What do cabbages, chilies, cancer-fighting antioxidants and deliciousness all have in common? These are the remarkable properties of kimchi: a spicy, healthy wonder of a dish dating back to 7th century Korea.
Fortunately for New Yorkers, kimchi is readily accessible in its many tasty transmutations. It can be found on menus across the island on burgers and pizza and remoulades (oh my!). You can hop on over to Koreatown—located between 31st and 36th Street, Fifth and Sixth Avenue—to experience the spicy stuff in its traditional preparation. Muk Eun Ji on West 32nd Street is a popular haunt for kimchi-crazy Koreans and New Yorkers alike. You can also check out the foodie-favorite Kimchi Taco Truck. This nomadic food stand uses kimchi as a common ground to unite all of its international taco treats, including the popular tofu-edamame falafel taco topped with a spicy kimchi yogurt sauce.
Kimchi in its original form is a brilliant amalgam of cabbage and seasonal vegetables, infused with chili, garlic and chotkal (fish paste) for fermentation and buried in huge earthenware jars deep beneath the ground for consumption during the harsher winter months. Thanks to the marvels of modern refrigeration and transportation, kimchi now makes its appearance all year 'round in almost every country.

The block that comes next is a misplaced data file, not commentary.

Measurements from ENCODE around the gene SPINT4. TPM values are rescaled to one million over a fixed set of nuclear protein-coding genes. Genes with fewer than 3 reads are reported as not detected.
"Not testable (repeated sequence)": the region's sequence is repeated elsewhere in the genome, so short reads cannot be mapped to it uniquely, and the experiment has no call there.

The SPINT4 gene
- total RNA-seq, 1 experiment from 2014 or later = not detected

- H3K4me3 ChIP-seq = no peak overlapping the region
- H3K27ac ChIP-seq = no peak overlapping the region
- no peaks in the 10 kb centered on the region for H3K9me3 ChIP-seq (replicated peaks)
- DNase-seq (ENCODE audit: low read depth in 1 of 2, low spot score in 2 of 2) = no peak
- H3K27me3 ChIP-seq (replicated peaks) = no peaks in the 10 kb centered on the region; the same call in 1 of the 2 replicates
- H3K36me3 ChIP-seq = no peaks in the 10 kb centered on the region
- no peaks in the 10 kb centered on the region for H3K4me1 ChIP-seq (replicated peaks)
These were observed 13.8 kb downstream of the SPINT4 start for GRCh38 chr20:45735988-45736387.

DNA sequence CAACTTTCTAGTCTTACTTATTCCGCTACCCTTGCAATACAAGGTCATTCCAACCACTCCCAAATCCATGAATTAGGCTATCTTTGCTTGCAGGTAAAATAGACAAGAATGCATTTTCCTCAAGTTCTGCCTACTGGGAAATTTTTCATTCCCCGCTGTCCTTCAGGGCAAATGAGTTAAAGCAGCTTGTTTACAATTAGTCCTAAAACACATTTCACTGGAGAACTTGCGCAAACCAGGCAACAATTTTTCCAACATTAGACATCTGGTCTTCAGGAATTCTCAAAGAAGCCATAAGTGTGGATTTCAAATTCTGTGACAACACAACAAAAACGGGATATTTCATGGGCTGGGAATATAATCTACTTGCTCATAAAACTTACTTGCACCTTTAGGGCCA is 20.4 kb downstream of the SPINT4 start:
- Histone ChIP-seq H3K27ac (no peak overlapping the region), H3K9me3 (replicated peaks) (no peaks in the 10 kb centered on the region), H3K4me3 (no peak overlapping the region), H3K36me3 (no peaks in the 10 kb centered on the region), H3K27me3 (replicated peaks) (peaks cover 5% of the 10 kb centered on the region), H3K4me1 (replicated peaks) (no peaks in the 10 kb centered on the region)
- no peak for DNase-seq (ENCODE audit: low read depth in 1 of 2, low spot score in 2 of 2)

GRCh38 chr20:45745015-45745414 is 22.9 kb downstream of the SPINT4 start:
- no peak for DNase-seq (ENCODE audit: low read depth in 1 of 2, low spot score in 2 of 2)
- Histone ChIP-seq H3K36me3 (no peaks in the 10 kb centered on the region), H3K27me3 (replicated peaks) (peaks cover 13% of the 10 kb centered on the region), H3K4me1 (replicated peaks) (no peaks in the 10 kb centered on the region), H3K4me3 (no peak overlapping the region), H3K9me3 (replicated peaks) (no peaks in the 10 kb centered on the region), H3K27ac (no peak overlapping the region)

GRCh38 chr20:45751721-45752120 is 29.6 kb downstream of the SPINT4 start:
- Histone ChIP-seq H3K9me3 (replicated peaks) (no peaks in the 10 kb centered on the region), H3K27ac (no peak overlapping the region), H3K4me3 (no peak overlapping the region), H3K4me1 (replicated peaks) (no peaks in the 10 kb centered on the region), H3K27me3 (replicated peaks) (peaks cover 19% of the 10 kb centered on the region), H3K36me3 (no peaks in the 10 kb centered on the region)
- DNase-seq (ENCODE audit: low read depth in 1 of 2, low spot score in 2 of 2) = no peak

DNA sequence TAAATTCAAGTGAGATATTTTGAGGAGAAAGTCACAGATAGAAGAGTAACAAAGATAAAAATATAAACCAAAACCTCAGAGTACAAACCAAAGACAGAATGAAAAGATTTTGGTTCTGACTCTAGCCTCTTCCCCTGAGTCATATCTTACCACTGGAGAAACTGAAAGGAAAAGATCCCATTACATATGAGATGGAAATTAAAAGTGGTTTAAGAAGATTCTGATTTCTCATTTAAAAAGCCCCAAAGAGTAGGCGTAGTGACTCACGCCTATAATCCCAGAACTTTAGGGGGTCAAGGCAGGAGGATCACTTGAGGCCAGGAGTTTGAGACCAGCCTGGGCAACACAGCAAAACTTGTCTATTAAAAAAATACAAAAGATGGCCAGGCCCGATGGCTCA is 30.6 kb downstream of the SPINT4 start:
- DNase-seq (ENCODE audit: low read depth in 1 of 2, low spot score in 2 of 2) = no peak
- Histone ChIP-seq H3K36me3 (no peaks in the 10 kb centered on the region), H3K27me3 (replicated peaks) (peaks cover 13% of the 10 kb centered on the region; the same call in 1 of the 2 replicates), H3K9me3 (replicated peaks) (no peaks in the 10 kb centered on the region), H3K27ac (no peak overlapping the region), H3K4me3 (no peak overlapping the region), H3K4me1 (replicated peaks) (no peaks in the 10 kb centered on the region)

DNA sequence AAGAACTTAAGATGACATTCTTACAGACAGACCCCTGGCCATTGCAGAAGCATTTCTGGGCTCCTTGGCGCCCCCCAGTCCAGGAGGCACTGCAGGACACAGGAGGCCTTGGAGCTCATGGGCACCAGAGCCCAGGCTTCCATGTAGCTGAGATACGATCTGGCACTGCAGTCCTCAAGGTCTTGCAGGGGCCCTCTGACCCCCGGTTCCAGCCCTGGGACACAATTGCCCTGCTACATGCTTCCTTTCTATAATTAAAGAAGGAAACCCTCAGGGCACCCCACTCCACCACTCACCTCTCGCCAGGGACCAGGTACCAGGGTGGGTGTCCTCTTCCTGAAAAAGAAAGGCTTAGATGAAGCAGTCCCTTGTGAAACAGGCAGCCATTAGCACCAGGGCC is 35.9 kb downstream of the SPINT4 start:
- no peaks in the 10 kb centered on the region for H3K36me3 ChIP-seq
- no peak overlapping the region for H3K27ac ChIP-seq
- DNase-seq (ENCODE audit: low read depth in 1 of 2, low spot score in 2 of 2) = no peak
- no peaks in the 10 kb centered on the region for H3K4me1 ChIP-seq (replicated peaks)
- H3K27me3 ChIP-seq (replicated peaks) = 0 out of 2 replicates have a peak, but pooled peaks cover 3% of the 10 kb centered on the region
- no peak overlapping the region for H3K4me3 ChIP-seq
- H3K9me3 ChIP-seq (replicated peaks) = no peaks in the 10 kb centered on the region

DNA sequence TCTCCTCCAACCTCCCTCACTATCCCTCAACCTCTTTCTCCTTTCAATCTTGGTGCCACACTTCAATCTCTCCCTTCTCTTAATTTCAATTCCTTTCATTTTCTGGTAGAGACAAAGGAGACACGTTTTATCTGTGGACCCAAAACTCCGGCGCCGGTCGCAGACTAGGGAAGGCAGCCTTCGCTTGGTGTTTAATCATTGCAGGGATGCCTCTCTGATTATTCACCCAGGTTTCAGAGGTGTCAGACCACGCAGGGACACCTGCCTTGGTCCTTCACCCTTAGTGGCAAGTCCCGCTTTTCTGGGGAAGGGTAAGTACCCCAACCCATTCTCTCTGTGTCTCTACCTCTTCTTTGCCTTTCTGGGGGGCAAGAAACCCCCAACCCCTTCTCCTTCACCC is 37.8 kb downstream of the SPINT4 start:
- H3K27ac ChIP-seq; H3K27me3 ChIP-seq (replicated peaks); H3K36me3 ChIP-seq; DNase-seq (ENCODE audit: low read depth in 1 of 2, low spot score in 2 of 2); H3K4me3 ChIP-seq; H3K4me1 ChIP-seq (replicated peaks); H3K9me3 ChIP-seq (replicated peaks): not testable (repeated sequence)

On average, Koreans reportedly consume nearly forty pounds of the stuff per year. It accompanies just about every meal either as a flavor-enhancing condiment or a side dish all its own. It is so popular, in fact, that instead of saying “cheese” whilst having their photo snapped, Koreans say “kimchi.” So go out and get yours. Yes, health and deliciousness can, in fact, go hand in hand.
If this doesn't have you convinced, kimchi also happens to be super healthy. It is high in fiber, low in calories, jam-packed with vitamins A through C and contains lactobacilli (the good bacteria found in yogurt) created through the fermentation process. It is even said that both cancer and avian bird flu hate the stuff, making it one of the healthiest foods around, according to the Seoul Times and Health magazine.
You can buy pre-prepared kimchi for your own culinary creations, usually in (smaller, glass) jars online, in specialty markets and in certain popular supermarkets. If you're feeling particularly adventuresome—rest assured you do not need to risk eviction and bury it in the alley beside your apartment building—you can even make your own. Peruse the many available recipes online or check out Bobby Flay's simpler, more accessible version on the Food Network website.